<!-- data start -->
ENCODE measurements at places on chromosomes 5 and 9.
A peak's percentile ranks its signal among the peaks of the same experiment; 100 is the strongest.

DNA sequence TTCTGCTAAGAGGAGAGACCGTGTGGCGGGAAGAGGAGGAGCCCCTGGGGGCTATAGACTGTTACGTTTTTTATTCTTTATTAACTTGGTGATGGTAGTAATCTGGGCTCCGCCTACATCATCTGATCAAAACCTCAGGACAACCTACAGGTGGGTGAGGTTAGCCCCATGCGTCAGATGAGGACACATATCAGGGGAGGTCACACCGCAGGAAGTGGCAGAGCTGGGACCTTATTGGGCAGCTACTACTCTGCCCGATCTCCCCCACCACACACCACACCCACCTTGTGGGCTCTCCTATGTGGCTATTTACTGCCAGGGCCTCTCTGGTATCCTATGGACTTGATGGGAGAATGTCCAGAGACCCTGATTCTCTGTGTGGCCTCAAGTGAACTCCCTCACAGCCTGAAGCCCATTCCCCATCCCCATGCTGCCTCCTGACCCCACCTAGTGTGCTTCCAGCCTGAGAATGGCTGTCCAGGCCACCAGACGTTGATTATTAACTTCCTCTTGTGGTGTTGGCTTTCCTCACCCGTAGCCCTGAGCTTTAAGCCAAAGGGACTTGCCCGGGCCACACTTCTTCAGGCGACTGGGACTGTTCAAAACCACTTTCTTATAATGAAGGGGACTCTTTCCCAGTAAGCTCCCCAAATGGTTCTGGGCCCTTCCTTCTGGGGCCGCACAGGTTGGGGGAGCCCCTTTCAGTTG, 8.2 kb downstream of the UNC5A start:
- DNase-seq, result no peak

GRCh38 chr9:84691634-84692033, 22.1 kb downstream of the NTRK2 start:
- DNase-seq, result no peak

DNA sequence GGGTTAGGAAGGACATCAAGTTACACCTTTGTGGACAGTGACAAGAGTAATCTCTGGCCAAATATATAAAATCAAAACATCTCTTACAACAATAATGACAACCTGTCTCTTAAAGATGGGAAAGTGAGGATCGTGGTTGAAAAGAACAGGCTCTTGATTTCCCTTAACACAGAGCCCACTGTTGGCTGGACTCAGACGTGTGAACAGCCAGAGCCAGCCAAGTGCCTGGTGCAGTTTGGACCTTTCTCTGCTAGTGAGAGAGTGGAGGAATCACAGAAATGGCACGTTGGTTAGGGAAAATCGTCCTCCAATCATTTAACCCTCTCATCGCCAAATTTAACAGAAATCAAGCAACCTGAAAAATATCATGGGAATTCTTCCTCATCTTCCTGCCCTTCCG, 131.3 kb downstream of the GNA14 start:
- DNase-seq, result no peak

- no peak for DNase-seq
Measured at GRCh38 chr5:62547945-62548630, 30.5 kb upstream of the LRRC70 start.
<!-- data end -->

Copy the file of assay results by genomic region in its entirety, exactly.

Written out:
ENCODE measurements at places on chromosomes 5 and 9.
A peak's percentile ranks its signal among the peaks of the same experiment; 100 is the strongest.

DNA sequence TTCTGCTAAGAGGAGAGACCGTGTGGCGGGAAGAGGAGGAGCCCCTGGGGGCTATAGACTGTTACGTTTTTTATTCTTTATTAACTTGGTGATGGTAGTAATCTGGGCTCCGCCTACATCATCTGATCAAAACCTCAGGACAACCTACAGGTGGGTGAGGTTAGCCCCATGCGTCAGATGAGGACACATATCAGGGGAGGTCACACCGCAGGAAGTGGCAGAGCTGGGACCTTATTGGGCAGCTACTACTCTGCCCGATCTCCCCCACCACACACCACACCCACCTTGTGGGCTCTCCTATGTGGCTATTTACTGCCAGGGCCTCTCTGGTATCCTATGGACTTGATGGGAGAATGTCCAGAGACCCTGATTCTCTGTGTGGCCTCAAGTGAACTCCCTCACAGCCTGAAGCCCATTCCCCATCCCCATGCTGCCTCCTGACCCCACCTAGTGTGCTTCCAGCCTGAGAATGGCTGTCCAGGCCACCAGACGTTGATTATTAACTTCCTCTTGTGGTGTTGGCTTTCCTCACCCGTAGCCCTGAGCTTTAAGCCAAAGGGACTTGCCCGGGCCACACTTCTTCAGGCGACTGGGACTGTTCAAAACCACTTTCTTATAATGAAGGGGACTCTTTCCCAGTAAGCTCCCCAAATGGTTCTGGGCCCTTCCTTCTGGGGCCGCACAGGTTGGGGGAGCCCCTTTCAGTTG, 8.2 kb downstream of the UNC5A start:
- DNase-seq, result no peak

GRCh38 chr9:84691634-84692033, 22.1 kb downstream of the NTRK2 start:
- DNase-seq, result no peak

DNA sequence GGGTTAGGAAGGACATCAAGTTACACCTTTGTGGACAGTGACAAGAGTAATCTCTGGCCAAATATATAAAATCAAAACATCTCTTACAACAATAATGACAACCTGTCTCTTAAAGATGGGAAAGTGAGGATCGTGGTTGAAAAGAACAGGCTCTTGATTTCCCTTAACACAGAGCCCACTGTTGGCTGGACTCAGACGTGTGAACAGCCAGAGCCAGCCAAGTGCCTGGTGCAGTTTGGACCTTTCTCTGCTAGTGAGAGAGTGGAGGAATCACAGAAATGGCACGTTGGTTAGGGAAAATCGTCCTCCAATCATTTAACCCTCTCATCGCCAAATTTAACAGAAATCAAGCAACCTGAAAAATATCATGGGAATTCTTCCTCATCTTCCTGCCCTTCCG, 131.3 kb downstream of the GNA14 start:
- DNase-seq, result no peak

- no peak for DNase-seq
Measured at GRCh38 chr5:62547945-62548630, 30.5 kb upstream of the LRRC70 start.